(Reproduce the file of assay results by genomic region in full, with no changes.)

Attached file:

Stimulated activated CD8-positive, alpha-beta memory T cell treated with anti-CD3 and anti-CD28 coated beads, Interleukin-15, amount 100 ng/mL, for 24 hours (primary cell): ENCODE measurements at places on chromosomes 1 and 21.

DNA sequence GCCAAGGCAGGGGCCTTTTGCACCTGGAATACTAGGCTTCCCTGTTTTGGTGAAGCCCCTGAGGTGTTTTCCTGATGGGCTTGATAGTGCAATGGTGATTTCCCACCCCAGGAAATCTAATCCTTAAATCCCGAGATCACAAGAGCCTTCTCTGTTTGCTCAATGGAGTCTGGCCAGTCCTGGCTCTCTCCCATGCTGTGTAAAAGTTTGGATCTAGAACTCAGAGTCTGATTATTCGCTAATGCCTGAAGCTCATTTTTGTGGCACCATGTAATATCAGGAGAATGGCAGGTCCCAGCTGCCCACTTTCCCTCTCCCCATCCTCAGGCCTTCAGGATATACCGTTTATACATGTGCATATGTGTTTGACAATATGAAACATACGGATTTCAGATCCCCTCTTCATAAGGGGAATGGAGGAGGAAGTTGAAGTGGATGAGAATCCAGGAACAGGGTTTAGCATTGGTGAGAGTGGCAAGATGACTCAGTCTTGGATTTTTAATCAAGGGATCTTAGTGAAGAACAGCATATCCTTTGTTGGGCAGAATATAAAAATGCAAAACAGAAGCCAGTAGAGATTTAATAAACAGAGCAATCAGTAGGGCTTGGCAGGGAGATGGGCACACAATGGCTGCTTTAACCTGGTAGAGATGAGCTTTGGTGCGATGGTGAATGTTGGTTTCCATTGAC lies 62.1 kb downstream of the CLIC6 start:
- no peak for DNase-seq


Stimulated activated CD8-positive, alpha-beta memory T cell treated with anti-CD3 and anti-CD28 coated beads, Interleukin-15, amount 100 ng/mL, for 24 hours (primary cell): ENCODE measurements at places on chromosomes 1 and 21.

DNA sequence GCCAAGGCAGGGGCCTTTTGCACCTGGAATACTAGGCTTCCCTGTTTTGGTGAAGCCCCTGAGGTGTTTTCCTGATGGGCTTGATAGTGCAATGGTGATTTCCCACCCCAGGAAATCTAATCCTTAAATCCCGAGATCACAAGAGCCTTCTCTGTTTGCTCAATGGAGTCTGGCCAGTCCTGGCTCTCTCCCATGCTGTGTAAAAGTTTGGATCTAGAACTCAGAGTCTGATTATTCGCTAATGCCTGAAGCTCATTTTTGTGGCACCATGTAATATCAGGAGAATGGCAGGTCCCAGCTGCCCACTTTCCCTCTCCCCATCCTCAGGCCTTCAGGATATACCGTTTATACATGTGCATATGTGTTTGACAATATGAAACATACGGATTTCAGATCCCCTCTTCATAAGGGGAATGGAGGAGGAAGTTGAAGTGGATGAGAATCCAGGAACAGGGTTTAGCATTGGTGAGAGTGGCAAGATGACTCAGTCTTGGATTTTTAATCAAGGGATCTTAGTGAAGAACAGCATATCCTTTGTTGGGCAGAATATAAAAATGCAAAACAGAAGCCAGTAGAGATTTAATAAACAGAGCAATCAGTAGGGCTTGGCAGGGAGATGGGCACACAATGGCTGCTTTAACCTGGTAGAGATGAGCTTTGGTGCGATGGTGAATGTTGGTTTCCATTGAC lies 62.1 kb downstream of the CLIC6 start:
- no peak for DNase-seq